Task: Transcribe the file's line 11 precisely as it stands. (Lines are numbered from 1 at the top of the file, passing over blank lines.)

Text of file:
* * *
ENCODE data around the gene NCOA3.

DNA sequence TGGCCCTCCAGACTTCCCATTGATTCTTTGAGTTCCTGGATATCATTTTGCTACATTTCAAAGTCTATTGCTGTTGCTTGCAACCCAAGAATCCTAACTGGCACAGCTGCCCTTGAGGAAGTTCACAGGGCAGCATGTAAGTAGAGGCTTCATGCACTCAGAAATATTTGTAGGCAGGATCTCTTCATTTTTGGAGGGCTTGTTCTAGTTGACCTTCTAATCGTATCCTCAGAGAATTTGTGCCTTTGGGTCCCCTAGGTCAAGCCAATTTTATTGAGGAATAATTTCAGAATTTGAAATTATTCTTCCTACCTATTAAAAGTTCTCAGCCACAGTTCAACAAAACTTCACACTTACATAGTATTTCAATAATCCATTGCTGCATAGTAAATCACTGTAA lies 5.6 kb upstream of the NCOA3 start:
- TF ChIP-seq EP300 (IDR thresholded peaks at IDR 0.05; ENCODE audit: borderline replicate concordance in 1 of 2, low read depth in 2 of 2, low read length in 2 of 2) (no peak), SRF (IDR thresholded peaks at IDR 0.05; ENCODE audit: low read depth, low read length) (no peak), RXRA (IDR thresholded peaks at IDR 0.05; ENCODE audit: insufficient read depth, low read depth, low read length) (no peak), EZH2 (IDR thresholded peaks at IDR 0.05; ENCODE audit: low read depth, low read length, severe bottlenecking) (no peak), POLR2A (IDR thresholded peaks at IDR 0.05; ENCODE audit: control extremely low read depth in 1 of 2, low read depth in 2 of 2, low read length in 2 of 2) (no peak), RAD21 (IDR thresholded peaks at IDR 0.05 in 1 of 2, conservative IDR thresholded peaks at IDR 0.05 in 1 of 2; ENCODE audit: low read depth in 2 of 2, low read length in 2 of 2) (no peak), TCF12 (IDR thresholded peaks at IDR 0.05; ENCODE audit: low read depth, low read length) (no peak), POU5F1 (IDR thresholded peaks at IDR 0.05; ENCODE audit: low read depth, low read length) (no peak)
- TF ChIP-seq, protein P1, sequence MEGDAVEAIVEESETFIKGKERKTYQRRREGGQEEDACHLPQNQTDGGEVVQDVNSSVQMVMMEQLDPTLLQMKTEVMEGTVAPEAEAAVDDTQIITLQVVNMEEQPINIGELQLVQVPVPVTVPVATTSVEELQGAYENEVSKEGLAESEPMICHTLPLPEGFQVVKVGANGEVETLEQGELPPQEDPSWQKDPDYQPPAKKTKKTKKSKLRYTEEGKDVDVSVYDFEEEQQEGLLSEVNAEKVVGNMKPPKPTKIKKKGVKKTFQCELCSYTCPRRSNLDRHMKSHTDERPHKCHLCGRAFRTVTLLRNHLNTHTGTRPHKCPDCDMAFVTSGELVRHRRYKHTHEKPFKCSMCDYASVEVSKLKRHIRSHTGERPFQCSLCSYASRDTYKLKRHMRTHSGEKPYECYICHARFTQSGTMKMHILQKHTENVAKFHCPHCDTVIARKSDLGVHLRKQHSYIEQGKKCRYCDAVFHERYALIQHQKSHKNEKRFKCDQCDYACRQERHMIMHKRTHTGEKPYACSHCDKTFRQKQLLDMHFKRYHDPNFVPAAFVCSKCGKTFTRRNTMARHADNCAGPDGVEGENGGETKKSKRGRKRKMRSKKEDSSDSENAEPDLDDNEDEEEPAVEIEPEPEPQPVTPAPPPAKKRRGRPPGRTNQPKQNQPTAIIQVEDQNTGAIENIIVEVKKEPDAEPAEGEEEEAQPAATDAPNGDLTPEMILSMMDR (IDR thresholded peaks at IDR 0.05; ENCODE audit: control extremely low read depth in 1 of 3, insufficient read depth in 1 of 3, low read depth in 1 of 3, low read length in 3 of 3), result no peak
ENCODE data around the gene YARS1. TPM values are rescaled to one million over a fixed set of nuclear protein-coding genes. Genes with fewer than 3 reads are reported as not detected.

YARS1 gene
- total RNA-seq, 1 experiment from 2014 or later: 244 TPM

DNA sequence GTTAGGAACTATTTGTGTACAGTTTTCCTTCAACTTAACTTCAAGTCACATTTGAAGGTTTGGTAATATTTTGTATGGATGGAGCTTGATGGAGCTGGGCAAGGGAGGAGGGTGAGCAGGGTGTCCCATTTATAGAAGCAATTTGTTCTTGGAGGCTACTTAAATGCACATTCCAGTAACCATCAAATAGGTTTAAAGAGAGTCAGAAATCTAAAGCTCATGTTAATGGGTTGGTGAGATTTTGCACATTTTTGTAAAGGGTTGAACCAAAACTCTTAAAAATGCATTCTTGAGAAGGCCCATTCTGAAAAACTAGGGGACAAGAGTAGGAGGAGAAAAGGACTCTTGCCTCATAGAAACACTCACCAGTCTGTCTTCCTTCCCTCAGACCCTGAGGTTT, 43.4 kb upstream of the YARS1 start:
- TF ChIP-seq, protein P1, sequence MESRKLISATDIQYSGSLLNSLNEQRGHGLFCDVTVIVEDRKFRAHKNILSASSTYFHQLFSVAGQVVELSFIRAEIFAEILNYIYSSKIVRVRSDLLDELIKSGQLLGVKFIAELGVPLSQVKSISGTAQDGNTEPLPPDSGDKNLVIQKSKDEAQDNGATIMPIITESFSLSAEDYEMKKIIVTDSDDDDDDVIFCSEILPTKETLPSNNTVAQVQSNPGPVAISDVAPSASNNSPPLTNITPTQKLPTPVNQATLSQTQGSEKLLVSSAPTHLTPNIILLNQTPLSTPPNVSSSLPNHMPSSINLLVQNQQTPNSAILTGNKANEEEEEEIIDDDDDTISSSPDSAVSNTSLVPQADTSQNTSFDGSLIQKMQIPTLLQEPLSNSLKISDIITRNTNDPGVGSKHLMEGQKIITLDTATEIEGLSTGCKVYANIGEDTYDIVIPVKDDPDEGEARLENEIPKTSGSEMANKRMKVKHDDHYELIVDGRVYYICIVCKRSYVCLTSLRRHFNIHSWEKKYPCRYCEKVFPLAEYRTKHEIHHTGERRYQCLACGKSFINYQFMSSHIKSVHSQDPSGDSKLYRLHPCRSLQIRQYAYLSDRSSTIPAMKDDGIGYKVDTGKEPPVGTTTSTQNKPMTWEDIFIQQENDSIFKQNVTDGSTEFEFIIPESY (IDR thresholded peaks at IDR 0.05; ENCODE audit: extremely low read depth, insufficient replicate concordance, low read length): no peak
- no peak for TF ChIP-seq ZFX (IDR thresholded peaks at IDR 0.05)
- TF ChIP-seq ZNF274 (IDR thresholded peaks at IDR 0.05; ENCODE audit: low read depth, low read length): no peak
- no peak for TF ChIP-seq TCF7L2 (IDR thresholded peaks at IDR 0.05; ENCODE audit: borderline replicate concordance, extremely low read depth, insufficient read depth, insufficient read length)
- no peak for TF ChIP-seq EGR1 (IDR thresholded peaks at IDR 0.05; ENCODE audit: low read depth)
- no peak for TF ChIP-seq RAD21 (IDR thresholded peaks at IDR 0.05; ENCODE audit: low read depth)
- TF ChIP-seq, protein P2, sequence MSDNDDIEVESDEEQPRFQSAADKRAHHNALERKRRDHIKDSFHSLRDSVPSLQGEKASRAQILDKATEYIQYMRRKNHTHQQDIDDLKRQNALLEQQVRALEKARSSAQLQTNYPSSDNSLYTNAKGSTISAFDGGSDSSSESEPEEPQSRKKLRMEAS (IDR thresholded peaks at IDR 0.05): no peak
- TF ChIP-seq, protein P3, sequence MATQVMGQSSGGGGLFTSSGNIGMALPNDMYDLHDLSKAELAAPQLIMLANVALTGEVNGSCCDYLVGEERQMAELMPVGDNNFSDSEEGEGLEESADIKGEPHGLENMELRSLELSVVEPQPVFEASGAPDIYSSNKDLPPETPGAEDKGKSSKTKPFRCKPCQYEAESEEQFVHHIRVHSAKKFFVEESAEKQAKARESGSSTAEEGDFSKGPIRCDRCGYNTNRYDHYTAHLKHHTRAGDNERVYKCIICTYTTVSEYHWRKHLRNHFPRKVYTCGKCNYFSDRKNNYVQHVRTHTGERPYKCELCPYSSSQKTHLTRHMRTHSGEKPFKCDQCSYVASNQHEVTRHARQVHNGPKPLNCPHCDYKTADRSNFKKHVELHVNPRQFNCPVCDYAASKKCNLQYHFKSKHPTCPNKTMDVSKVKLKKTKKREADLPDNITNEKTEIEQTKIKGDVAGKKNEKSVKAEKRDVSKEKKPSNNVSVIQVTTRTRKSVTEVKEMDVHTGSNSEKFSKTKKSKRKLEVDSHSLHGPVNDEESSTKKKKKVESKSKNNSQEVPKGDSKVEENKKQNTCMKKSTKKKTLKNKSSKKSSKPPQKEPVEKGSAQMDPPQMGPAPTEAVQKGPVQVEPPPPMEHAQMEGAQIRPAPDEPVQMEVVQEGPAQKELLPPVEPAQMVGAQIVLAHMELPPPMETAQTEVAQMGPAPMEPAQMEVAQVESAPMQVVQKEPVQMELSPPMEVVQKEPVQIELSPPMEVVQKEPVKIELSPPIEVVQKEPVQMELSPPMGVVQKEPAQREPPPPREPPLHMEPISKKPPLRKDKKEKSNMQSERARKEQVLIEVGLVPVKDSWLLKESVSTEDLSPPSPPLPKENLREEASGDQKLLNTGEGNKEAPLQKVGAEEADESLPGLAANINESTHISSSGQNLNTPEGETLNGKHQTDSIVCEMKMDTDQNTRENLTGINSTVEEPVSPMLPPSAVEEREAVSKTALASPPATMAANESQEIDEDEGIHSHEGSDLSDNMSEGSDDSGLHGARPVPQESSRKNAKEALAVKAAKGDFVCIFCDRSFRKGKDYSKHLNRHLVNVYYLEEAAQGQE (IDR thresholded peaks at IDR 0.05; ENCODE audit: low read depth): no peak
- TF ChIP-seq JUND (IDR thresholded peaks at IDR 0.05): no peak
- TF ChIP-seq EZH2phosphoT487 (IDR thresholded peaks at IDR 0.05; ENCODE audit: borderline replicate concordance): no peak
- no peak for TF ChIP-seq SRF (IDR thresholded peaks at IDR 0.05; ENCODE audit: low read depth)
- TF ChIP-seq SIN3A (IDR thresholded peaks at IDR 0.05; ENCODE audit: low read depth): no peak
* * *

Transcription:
- TF ChIP-seq ZNF274 (IDR thresholded peaks at IDR 0.05; ENCODE audit: low read depth, low read length): no peak